In my day, one stereotype of gay boys--and, by extension trans girls (for the latter were considered, if they were at all, to be more extreme versions of the former)--was that they weren't any good at sports. In fact, one way people expressed consternation at finding out a boy was gay was to say, "but he's so good at sports!"
The fact is, many a gay boy and trans girl has played "under cover", if you will, on boys' sports teams. I'm sure many a young lesbian or trans boy has done the same on girls' teams. However, because of the stereotypes of the time, a masculine girl who played sports was usually seen as a "tomboy" and given a bit more leeway than a feminine boy.
Nearly all of us who played sports in high school or even college experienced some kind of harassment or even outright bullying. Still, many of us were spared the worst treatment accorded boys who were--or were perceived as--gay or girlish because sports and athletes are so revered in many schools. At least, I can say that was the case for me.
But how could things have been different if trans kids could have played on teams designated for the gender by which we identified?
In the time and places where I grew up, such a thing would have been unthinkable to most parents, teachers and school administrators. Much of that had to do, of course, with the stereotypes I've just mentioned--and the fear that trans people (especially trans girls) were sexual predators. But I have often thought that being allowed to play on teams for our true genders could have helped us in so many ways, from "coming out" to beginning our lives in the genders by which we know ourselves.
Recent events are showing that what I have just said is not a naive or idealistic fantasy. Among them is the Maine Principals' Association adoption of a new policy that allows trans kids to play on teams according to the gender by which they identify. That has been a great thing for the tennis team of Mt. Ararat High School in Topsham, Maine, which has lost only one of its twelve matches so far this year. One reason for that is Leo Eichfeld, the state's top player.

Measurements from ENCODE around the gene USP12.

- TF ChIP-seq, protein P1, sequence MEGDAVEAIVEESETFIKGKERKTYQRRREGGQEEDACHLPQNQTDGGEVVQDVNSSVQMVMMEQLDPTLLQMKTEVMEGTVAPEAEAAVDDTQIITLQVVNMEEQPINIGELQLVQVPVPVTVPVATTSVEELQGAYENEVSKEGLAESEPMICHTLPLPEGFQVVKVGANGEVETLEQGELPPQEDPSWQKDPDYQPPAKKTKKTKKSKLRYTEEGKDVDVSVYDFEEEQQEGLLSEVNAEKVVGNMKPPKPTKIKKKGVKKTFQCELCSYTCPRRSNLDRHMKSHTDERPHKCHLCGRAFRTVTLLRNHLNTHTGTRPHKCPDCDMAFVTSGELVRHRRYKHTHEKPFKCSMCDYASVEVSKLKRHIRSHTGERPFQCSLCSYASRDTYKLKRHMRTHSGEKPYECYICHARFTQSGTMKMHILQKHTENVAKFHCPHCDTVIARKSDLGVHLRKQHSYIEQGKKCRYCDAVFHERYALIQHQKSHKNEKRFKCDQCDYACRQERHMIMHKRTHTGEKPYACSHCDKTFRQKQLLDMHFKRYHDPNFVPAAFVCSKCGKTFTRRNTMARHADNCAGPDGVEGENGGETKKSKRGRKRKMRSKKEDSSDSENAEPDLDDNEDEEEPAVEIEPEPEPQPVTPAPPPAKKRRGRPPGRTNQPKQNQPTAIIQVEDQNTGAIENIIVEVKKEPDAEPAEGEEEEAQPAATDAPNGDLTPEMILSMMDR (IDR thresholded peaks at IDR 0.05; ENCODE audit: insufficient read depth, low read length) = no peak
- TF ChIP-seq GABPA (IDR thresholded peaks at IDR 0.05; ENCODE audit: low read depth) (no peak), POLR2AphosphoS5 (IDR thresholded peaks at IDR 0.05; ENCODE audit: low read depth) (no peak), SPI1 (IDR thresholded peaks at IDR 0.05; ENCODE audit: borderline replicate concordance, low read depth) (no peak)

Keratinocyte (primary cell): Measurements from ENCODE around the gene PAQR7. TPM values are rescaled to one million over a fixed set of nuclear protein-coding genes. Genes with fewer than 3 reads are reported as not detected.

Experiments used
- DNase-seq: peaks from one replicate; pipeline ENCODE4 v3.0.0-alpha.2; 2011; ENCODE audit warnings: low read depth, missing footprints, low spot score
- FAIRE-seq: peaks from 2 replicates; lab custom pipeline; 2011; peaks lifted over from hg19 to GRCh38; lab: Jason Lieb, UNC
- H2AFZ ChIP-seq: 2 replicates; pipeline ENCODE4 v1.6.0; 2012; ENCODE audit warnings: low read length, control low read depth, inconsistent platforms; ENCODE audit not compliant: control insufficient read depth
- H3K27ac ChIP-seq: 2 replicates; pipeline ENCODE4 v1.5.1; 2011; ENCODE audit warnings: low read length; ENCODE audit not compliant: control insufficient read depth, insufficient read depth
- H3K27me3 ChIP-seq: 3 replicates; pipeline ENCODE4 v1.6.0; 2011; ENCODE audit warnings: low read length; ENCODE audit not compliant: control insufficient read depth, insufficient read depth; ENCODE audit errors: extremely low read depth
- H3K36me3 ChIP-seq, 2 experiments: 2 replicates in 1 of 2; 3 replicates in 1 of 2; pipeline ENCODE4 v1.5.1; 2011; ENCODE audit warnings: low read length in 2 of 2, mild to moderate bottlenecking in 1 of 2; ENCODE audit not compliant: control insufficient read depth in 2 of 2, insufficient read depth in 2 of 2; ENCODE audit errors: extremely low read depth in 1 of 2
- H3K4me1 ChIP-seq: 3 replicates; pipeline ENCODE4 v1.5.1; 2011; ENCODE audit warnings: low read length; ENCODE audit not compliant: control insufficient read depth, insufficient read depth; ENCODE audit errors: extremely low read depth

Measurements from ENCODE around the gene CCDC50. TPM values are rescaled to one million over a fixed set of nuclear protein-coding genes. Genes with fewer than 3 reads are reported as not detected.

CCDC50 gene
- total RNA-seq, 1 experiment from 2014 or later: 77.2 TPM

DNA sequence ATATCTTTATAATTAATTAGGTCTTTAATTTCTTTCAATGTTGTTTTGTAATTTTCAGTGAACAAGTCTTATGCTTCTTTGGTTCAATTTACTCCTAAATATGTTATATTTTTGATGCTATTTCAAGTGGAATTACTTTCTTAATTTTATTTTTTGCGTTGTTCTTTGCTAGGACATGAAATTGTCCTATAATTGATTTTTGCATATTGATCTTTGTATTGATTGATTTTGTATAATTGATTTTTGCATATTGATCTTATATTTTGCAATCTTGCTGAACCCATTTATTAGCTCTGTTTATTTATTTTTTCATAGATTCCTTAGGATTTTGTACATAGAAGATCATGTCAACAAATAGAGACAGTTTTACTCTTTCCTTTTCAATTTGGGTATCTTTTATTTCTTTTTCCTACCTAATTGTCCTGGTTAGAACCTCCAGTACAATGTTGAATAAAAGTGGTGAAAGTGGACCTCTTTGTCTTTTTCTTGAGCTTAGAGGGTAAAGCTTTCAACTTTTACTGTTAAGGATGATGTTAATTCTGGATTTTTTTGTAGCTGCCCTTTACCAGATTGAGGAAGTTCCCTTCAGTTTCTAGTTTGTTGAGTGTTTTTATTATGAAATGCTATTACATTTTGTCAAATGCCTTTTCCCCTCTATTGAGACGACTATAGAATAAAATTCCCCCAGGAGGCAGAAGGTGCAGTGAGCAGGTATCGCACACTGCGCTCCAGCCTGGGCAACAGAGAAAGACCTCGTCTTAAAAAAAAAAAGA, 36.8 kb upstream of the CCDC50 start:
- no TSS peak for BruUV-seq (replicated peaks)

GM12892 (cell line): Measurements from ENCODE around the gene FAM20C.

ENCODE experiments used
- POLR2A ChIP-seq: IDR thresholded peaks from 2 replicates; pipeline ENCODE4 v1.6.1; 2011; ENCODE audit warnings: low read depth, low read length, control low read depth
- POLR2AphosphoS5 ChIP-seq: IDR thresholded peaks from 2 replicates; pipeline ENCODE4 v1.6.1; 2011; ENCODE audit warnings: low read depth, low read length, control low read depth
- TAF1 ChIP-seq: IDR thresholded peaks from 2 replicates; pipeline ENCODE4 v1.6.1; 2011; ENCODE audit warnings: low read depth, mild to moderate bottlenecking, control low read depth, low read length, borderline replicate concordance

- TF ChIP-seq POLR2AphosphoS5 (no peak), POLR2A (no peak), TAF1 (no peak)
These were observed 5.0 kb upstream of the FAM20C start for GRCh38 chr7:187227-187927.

Yes, you read that right: He's the best high-school tennis player in the whole state of Maine. And, yes, he's trans. In fact, he "came out" to his teammates at the beginning of the school year.
He also swims for his school's team. Actually, he was doing that even before he started playing tennis. When he goes into the water, he wears a special chest binder and swimsuit that covers him from shoulder to knee.
Some would say that was an even bolder move than being on the tennis team--or just about anything else he could have done. "It wasn't like he joined the debate team," says his coach, Tracy Doviak.
And, in case you were wondering, Eichfeld swims the 50-yard freestyle and the 100-yard backstroke. By the end of his first season, he'd shaved five seconds off his time for each.
He says that his transition has been relatively easy compared to other trans people he knows about. Part of that was the acceptance he experienced from his teammates, classmates and others in his community. Also, he said, competing helped him to "get the energy out".
Now, I know that not all trans kids are, or want to be, athletes. But for those who have such inclinations, Leo Eichfeld's story shows us how they--and their families, schools and communities--can benefit.